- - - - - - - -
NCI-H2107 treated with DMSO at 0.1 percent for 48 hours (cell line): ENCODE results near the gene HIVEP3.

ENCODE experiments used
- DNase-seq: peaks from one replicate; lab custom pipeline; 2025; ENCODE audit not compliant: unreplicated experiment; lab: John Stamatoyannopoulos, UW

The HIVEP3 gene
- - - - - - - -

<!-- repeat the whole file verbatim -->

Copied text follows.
NCI-H2107 treated with DMSO at 0.1 percent for 48 hours (cell line): ENCODE results near the gene HIVEP3.

ENCODE experiments used
- DNase-seq: peaks from one replicate; lab custom pipeline; 2025; ENCODE audit not compliant: unreplicated experiment; lab: John Stamatoyannopoulos, UW

The HIVEP3 gene